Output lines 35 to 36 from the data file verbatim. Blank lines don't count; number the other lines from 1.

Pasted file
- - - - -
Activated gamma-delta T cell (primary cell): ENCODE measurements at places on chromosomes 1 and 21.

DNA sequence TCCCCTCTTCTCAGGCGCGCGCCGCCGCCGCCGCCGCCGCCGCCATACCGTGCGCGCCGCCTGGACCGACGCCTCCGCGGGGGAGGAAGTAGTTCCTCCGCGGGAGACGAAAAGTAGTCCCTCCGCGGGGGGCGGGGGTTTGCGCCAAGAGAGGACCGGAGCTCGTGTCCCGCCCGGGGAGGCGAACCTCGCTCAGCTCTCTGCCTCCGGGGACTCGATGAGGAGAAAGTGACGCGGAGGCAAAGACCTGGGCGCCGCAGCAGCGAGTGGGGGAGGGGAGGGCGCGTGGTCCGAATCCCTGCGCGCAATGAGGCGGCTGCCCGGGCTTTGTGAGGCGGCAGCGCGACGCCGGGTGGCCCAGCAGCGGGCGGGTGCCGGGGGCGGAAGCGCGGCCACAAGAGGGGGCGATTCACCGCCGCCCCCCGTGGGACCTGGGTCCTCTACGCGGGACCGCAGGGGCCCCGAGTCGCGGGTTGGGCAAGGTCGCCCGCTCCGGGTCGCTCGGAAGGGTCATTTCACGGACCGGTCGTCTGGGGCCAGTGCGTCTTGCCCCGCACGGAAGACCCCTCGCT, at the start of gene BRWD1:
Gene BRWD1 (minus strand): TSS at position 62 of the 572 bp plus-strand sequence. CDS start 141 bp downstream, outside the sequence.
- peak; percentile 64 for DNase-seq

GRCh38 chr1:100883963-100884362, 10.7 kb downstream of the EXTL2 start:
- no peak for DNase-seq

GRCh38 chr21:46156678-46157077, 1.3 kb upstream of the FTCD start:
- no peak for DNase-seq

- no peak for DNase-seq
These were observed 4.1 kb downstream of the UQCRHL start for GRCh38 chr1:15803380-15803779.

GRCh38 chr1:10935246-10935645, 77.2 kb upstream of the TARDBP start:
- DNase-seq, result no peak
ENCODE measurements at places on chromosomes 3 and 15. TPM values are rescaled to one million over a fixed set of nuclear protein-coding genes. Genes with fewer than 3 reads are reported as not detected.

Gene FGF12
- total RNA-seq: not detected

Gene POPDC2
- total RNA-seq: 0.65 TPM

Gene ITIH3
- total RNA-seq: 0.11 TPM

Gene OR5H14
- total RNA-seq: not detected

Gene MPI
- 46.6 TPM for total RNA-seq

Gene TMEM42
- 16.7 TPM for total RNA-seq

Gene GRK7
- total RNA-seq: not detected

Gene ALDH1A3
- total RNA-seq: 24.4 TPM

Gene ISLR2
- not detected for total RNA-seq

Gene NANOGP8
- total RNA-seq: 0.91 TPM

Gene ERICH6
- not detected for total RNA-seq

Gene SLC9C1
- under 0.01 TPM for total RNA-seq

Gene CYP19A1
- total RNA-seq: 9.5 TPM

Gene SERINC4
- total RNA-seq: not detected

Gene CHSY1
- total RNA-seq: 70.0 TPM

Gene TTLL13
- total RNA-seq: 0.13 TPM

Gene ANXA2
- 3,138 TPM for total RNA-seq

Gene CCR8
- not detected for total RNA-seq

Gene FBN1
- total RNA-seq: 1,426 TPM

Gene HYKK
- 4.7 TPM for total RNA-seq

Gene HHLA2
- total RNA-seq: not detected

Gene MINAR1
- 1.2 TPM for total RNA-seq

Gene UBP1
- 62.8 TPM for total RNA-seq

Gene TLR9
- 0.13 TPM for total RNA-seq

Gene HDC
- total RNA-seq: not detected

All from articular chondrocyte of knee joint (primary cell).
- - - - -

- not detected for total RNA-seq

Gene SLC9C1